message, and a very big message of reassurance, back to people who


work for what is always now called the Murdoch empire. Do you feel


reassured? I do feel reassured. I wasn't looking forward to the Times


being sold to a Big Society collective of cross word enthusiast,


or people whom imagine to take over newspapers if Murdoch went away.


He's in no position to make reassurances? I think he can try,


but it is very difficult. Murdoch mur loves his newspaper, I think he


would do - Rupert Murdoch loves his newspapers, I think he would do all


he could to remain the owner of them. There may be other


shareholders News Corp who may not have the same devotion to them.


When he writes or communicates to the Wall Street Journal, that he's


only made minor mistakes in the handling of this, and that is


preceded by James Murdoch saying he regreted deeply the payout to one


of the hacking victims of something like �750,000, the professional


Football Association, Gordon Taylor, that doesn't show a minor mistake,


does it? I think a lot of people will feel this was not a minor


mistake. There is little to be gained at this stage by trying to


play it down. If that's what his advisers are telling him. I would


take issue with that. Two things we know about Murdoch, we never second


guess what le do, closing news nuefs a stunning event. - closing


News of the World was a stunning event. I thought he didn't believe


in the her red try principle, but he does when it comes to his own -


hereditary principle, but he does when it comes to his son. Yet,


according to the Times this morning, James Murdoch didn't know they


would drop the BSkyB all together? Which shows about his whole lack of


judgment during the whole proceedings. He might not protect


James Murdoch together, he might be the ruthless father, eventually?


the News Corp shareholders will move against Rupert and force his


hand in a way he wouldn't want. thought a strange section in that


piece is choosing the Wall Street Journal to have an take on Gordon


Brown? The Wall Street Journal thing is the first opportunity to


give himself a chance to speak out at all. The whole Gordon Brown and


Rupert Murdoch thing is becoming one of the most bizarre high-level


soap operas we have available. We can track it back through Sarah


Brown, and Rebekah Brooks's call about the cystic fibrosis. You have


to say it is fabulously entertaining. What it means is


another matter. It is more than fabulously entertaining, it is a


deeply serious problem? I'm not sure it is a deeply serious problem


so much as showing our former Prime Minister in a very unflattering


light. I don't really blame Rupert Murdoch for trying to put that side


of things in perspective. Nick Clegg this morning said, and I have


no reason to disbelieve him that he had it on the best of authority


that the first person to call Andy Coulson and commiserate with him on


losing his job as editor of the News of the World was one Gordon


Brown. It is bitterness on Brown's part. That explosion in the House


was like Lear emerging from the storm raging. He wasn't in control


of the facts. There is tremendous bitterness and anger. It is true


Brown and Murdoch were close. Murdoch admired Brown's knowledge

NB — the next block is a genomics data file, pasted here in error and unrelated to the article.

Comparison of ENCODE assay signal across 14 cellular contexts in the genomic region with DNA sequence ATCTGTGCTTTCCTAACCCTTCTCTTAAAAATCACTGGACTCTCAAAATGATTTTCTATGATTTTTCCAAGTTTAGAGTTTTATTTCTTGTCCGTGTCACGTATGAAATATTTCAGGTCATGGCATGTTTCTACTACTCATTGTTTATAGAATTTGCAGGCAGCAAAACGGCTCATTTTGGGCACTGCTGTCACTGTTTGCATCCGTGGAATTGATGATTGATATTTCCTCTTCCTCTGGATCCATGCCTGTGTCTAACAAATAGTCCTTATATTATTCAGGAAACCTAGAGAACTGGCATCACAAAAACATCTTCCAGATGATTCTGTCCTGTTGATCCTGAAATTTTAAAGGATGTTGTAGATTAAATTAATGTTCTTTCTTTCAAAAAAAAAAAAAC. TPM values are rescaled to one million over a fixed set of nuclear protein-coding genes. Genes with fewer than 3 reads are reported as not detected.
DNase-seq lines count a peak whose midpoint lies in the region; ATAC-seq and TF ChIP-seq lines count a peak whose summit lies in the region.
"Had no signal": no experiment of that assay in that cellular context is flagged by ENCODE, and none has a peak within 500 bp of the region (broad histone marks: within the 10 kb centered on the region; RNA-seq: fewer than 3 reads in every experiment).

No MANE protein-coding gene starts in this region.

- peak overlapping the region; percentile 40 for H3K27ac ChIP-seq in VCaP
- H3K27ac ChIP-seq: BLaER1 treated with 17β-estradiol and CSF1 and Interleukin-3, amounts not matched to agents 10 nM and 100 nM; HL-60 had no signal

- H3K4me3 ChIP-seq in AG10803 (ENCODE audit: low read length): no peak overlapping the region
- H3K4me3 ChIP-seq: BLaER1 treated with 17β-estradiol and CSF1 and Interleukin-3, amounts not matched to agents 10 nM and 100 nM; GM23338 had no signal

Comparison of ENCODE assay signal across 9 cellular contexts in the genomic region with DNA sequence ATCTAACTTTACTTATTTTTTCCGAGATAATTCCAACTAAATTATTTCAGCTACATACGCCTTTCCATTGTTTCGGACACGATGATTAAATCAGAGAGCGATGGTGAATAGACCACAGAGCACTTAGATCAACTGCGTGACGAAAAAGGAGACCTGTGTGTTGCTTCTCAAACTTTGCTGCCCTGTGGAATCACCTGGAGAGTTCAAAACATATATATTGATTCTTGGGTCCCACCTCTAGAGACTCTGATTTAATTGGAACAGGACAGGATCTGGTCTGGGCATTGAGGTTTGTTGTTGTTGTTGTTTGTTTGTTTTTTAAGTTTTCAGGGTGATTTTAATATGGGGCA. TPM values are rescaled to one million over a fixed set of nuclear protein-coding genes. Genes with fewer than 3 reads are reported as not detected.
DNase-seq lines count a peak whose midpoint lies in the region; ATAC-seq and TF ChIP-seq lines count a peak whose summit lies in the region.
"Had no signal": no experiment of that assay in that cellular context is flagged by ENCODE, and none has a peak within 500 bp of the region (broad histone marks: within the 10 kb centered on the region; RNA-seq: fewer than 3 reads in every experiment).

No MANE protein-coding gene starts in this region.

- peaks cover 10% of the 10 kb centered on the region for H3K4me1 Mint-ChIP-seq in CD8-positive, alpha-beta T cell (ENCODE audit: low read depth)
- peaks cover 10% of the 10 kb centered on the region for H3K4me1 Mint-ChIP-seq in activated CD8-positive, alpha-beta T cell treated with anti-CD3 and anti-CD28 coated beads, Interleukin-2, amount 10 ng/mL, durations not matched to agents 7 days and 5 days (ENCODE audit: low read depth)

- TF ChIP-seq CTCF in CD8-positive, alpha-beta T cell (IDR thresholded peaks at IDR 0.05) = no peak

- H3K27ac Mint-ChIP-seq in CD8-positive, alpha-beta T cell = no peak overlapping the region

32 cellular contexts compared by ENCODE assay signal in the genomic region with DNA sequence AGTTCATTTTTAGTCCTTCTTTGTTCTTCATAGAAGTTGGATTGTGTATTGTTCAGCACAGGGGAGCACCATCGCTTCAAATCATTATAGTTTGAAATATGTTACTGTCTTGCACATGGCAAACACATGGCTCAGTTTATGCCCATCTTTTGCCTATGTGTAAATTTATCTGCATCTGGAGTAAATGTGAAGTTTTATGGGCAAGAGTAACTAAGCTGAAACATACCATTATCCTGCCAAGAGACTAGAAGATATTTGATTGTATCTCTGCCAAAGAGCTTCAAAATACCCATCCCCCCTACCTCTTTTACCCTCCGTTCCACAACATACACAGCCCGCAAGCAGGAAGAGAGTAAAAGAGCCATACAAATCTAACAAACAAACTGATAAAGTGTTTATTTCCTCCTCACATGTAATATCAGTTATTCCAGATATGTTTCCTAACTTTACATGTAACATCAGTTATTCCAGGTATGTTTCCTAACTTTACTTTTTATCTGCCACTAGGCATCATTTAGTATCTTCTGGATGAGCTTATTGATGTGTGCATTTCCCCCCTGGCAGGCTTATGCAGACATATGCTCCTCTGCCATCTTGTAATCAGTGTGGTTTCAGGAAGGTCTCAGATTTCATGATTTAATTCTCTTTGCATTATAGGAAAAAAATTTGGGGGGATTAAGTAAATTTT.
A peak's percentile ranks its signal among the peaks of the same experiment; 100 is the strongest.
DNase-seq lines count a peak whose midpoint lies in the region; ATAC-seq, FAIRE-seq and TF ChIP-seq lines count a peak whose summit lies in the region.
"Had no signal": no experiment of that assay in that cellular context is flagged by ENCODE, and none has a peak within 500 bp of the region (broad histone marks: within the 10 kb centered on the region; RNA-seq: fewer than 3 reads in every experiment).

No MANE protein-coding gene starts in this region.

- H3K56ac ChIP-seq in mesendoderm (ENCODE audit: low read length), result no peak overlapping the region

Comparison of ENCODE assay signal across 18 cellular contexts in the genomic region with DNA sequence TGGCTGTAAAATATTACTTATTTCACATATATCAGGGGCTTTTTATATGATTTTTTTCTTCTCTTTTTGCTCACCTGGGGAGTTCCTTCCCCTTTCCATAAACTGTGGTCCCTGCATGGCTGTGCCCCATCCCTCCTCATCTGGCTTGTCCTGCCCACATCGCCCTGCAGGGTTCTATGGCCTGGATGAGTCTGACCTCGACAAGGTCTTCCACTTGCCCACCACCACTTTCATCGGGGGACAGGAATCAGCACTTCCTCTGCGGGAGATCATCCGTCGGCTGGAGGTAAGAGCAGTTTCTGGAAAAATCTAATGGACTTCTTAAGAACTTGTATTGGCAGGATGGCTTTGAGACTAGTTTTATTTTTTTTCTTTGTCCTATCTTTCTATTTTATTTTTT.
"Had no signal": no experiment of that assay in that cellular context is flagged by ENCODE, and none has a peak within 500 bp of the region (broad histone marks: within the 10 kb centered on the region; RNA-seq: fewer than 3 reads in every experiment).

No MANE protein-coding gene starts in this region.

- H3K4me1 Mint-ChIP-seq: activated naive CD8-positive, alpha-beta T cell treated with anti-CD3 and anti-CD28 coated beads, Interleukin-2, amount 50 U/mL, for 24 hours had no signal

of economics and economic history, Brown was a free marketeers, he's


an Atlantices. Labour worked hard to court the Murdoch empire, brown


can't start throwing out allegations in a wild and


incoherent way. Brown seemed to admire Rupert Murdoch when he was


publishing the Sun and the News of the World. He had the support of


them. Just before the general election I travelled with Brown, we


went to Newcastle a couple of days from the vote. I had to pass a


message from someone close to Rupert Murdoch about what happened


in the negotiations when the Sun moved against Gordon Brown, it came


out against him on the morning of his speech. I mentioned the name of


the person who was giving it, and Brown's face turned to stone and he


hung his head in shame. You are staying to speak about the future


of newspapers later on. The trouble with global empires is when one


part snoozes, the other parts catch a cold. There is shivering in


America and Australia now. In the US where Rupert Murdoch has huge


holdings, Democrat senators have been calling for an investigation


into whether News Corp broke the law by phone hacking or bribing


officials. Tonight the FBI announced they were looking into


the issue of whether the phones of the victims of 9/11 were hacked N a


moment we will be joined live from Washington by one of those senators,


Barbara Boxer. First this report. Rupert Murdoch's troubles may have


broken out in the British corner of his empire, but the contagion is


spreading fast, to affect his business worldwide. In his homeland,


Australia, where he owns almost 150 titles, his company is checking


that all editorial payments in the last three years have been


legitimate. Politicians are now worried. Like, I think, most


Australians, I have been pretty shocked and disgusted to see the


revelations we have seen in the UK. After seeing some of the things


that have been done to intrude on people's privacy. But more


seriously the contagion spread to Murdoch's adopted home, the United


States. Where he's now a naturalised citizen. His holdings


include the New York Post and Wall Street Journal, the publishers


Harper Collins, most of the skal nap Geographic Channel, most of


20th century Fox, and the news channel, which has enabled Murdoch


to play the same role in America as he has played in Britain. He is a


conservative media outlet and sides with Republicans in Congress


routinely and against the Democrats. There is a lot of liberal anger at


Mr Murdoch over the years. I also think there have been liberal


politician, Democrats who have been more loathe to criticise Mr Murdoch


in the past, or Fox, for fear of having some of the reprecussions I


know we have seen in the British politics. British politics don't


want to be targets of the the news. Fox's show this week didn't discuss


the troubles. This video of the panelists chatting through the ad